Other studies using amoxicillin plus metrondizole as an adjunct to mechanical debridement have resulted in improved clinical parameters and high percentage of eliminate of Aa and P.gingivalis in advanced chronic and refractory chronic periodontitis (van Winkelhoff et al., 1992).
Sefton et al., (1996), reported that azithromycin (500 mg once daily) consistently reduced spirochetes in chronic periodontitis patients throughout the 22 weeks of the study, but only reduced pigmented anaerobes at 3 and 6 weeks. Additional long-term studies using larger number of subjects need to be performed.
On the other hand, there are some clinical studies that have documented that there are no additional treatment outcome benefits when antibiotics are used as an adjunct to scaling and root planing and periodontal pocket elimination surgery (Slots & Rams, 1990). The first clinical periodontal studies using tetracycline was in chronic periodontitis patients, found no statistically significant differences in probing depth reduction but a slight improvement in attachment levels (Listgarten et al., 1978). Currently, systemic antibiotics are not indication for chronic periodontitis.
Q. Are there any cons for prescribing systemic antibiotics for chronic periodontitis?
A. Yes. Failing to recognize the patient has chronic periodontitis may cause the indiscriminate use of antibiotics which may increase the incidence of bacterial resistance and increased incidence of adverse effects. It must be determined that the chronic periodontitis patient is actually a refractory periodontitis patient and then antibiotics are indicated. For plain “garden variety” chronic periodontitis patients systemic antibiotics offer little or no advantage when used as an adjunct to conventional periodontal therapy.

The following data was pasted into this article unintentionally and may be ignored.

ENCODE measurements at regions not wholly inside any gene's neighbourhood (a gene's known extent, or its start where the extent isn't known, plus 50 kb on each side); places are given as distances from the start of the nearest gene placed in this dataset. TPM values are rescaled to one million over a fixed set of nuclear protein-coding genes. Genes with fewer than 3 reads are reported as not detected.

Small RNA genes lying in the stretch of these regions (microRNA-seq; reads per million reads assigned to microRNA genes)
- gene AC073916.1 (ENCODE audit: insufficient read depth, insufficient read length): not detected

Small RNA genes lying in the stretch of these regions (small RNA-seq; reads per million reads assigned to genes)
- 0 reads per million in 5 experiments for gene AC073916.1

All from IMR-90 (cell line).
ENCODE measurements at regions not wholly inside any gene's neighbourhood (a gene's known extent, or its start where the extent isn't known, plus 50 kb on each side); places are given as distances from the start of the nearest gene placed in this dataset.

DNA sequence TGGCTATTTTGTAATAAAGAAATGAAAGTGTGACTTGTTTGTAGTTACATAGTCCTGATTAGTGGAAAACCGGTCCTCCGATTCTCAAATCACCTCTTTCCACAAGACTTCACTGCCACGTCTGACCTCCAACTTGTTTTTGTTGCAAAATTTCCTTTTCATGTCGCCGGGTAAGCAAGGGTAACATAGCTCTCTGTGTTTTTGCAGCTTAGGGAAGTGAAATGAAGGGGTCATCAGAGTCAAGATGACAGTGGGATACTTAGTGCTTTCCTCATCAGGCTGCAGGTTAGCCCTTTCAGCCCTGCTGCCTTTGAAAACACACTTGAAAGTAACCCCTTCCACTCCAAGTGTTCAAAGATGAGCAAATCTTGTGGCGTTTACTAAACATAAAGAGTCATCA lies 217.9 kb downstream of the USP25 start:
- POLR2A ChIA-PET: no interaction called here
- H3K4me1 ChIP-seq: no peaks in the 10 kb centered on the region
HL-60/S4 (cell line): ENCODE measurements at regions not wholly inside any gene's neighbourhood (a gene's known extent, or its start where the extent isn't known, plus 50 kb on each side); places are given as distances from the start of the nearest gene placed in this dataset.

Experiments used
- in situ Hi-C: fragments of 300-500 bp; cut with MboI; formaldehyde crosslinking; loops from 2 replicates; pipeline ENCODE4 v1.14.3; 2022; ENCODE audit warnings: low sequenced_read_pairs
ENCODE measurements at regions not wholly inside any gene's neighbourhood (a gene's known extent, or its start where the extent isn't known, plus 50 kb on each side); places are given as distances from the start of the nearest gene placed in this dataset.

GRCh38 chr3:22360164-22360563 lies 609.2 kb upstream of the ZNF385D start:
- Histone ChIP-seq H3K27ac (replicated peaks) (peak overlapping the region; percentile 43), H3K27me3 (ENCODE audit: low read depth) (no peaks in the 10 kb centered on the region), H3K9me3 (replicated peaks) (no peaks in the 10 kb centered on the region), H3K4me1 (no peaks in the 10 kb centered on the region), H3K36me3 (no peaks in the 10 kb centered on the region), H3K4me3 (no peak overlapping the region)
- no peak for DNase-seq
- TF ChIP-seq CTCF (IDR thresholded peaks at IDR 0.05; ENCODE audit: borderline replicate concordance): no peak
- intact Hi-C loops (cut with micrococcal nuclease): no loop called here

Q. What is doxycycline 20 mg?
A. Doxycycline 20 mg is considered to be a subantimicrobial dose and is indicated for the management of generalized chronic periodontitis. The trade name was Periostat but it is now available generically as doxycycline hyclate 20 mg. Usual antibiotic doses are 100–200 mg but at 20 mg doxycycline exerts anticollagenase activity rather than antibacterial activity. Doxycycline 20 mg inhibits the synthesis and secretion of collagenase which is an enzyme that breaks down collagen which makes up the periodontium (bone, connective tissue). This anticollagenase property does not depend on the drug’s antibacterial actions. Doxycycline 20 mg is indicated for generalized chronic periodontitis especially in cases where scaling and root planing are ineffective in halting the progression of attachment loss.
Q. Clinically, what are the outcomes of prescribing doxycycline hyclate 20 mg?
A. Gain of clinical or periodontal attachment and decreased probing depth.
Q. What does gain of clinical attachment mean?
A. After periodontal therapy (e.g., scaling and root planing) reduction of probing depths as a result of gingival recession and/or removal of inflammatory infiltrate in the gingival connective tissue with reformation of collagen fibers. Healing after conventional periodontal therapy is usually via a long junctional epithelium.
Q. Do the same contraindications/precautions with doxycycline follow with doxycycline 20 mg?
A. Yes. Doxycycline 20 mg should not be used in pregnant women or breast feeding. Inform female patients on oral contraceptives. There is possible development of resistant bacterial strains.
Q. What is the recommended dosage for doxycycline hyclate 20 mg?
A. Taken twice a day (every 12 hours) as an adjunct to scaling and root planing for up to 9 months.
Q. What are specific instructions on how to take the drug?